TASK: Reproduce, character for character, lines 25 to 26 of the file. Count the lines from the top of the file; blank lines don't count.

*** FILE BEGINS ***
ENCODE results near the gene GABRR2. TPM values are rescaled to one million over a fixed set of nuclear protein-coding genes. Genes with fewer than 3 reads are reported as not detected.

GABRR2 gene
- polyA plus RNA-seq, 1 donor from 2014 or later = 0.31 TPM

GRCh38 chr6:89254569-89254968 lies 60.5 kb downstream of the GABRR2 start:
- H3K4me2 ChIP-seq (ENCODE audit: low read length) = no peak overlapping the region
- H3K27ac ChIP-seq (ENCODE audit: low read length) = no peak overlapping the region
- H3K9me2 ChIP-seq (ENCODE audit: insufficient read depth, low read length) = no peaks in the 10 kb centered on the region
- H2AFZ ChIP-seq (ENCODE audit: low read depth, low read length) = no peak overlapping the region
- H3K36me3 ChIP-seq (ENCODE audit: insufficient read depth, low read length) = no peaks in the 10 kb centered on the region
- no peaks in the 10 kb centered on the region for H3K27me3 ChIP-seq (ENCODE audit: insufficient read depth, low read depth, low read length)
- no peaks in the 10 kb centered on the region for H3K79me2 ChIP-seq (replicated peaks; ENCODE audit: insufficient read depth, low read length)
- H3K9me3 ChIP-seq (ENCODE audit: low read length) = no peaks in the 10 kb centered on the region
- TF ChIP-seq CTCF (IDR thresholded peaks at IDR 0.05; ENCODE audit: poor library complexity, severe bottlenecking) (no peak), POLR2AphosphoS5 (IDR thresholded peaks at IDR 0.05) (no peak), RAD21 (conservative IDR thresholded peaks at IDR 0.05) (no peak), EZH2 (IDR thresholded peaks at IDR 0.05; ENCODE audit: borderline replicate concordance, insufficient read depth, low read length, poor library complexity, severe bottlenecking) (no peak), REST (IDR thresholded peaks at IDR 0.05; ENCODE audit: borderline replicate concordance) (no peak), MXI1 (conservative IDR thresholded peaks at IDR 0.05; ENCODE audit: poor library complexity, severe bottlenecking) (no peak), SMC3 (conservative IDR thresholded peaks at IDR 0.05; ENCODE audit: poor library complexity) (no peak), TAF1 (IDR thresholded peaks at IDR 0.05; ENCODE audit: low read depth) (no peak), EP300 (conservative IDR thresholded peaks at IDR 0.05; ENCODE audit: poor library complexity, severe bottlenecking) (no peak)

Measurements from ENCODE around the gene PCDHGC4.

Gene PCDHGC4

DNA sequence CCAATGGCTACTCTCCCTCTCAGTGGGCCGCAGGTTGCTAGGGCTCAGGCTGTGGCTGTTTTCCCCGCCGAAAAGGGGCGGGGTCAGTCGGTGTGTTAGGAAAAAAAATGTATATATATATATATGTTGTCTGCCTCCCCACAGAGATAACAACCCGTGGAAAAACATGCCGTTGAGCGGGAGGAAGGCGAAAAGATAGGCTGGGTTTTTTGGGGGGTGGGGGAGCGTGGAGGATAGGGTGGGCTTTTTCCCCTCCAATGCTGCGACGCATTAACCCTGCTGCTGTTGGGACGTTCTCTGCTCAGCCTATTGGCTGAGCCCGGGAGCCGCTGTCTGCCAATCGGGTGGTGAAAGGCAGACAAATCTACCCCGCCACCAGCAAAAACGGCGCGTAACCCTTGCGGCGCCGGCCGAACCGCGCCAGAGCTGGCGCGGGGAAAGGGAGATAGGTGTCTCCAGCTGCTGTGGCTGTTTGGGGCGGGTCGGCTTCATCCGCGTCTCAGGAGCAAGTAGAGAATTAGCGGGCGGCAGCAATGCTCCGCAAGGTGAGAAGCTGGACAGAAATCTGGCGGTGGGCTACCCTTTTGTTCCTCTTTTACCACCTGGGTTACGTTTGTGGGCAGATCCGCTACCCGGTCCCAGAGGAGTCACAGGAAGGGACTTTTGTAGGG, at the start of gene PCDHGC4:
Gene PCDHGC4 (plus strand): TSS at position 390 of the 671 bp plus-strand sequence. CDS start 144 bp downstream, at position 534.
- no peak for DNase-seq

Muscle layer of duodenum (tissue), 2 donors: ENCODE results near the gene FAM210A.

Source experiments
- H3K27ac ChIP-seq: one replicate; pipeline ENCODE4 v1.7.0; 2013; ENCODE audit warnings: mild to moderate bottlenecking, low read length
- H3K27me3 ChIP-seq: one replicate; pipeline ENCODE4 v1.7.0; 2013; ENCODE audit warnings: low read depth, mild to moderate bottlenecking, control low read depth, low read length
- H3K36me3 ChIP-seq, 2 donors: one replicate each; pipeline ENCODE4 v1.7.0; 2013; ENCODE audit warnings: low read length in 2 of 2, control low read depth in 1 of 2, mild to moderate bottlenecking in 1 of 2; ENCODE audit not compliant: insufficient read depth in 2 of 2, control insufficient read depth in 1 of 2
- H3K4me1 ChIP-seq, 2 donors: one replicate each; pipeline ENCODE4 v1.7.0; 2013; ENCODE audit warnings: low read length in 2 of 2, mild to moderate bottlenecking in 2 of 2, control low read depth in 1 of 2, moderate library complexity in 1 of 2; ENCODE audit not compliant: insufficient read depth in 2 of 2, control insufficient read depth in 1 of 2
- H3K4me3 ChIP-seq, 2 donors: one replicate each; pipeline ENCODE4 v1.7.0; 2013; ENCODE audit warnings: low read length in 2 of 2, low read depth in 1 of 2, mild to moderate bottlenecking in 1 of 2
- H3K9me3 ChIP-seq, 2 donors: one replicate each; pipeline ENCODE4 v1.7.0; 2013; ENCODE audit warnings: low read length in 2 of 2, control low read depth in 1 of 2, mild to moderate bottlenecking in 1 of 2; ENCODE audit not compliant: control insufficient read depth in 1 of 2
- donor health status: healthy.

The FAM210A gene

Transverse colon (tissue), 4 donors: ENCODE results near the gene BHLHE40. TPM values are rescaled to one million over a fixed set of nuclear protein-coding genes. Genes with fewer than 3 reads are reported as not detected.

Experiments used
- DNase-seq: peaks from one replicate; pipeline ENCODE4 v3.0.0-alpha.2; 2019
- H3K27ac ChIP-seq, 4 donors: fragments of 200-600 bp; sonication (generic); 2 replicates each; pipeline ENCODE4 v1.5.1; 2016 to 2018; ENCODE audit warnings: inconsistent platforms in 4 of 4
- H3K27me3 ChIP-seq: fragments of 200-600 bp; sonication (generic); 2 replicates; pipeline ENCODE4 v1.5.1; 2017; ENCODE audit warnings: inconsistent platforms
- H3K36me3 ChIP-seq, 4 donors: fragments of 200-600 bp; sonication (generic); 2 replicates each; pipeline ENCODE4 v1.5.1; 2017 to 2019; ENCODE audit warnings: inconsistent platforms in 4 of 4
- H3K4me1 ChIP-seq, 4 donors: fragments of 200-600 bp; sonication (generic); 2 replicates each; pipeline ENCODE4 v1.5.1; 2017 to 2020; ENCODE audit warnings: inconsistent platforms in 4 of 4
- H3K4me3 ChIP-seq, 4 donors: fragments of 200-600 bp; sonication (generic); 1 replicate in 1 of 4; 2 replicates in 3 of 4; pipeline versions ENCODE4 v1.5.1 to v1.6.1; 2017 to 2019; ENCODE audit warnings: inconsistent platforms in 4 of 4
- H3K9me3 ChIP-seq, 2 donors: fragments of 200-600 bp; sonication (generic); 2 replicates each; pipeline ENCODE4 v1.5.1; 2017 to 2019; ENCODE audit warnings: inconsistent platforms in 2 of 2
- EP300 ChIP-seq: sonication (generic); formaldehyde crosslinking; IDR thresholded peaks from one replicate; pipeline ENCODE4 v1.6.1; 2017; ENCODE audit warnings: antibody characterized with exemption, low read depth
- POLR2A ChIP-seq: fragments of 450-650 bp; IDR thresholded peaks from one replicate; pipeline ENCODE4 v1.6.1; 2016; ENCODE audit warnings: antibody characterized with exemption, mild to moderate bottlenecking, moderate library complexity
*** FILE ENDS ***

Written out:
- H3K4me3 ChIP-seq, 2 donors: one replicate each; pipeline ENCODE4 v1.7.0; 2013; ENCODE audit warnings: low read length in 2 of 2, low read depth in 1 of 2, mild to moderate bottlenecking in 1 of 2
- H3K9me3 ChIP-seq, 2 donors: one replicate each; pipeline ENCODE4 v1.7.0; 2013; ENCODE audit warnings: low read length in 2 of 2, control low read depth in 1 of 2, mild to moderate bottlenecking in 1 of 2; ENCODE audit not compliant: control insufficient read depth in 1 of 2